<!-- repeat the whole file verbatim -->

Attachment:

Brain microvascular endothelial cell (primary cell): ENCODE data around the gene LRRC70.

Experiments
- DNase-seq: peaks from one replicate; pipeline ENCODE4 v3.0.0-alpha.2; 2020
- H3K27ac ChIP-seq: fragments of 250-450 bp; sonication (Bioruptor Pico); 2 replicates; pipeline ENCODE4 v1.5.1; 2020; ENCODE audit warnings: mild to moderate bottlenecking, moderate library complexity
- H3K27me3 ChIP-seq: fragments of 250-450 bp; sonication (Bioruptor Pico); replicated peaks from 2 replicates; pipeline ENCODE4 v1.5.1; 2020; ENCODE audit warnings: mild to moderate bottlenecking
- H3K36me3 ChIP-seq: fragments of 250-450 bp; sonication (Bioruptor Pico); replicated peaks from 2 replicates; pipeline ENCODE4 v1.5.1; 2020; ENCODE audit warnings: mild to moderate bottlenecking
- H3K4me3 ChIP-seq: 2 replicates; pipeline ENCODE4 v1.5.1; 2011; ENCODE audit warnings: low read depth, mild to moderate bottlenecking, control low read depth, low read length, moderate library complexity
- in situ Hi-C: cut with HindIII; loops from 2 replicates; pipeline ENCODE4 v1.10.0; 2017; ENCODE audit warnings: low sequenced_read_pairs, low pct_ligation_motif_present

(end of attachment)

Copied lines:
Brain microvascular endothelial cell (primary cell): ENCODE data around the gene LRRC70.

Experiments
- DNase-seq: peaks from one replicate; pipeline ENCODE4 v3.0.0-alpha.2; 2020
- H3K27ac ChIP-seq: fragments of 250-450 bp; sonication (Bioruptor Pico); 2 replicates; pipeline ENCODE4 v1.5.1; 2020; ENCODE audit warnings: mild to moderate bottlenecking, moderate library complexity
- H3K27me3 ChIP-seq: fragments of 250-450 bp; sonication (Bioruptor Pico); replicated peaks from 2 replicates; pipeline ENCODE4 v1.5.1; 2020; ENCODE audit warnings: mild to moderate bottlenecking
- H3K36me3 ChIP-seq: fragments of 250-450 bp; sonication (Bioruptor Pico); replicated peaks from 2 replicates; pipeline ENCODE4 v1.5.1; 2020; ENCODE audit warnings: mild to moderate bottlenecking
- H3K4me3 ChIP-seq: 2 replicates; pipeline ENCODE4 v1.5.1; 2011; ENCODE audit warnings: low read depth, mild to moderate bottlenecking, control low read depth, low read length, moderate library complexity
- in situ Hi-C: cut with HindIII; loops from 2 replicates; pipeline ENCODE4 v1.10.0; 2017; ENCODE audit warnings: low sequenced_read_pairs, low pct_ligation_motif_present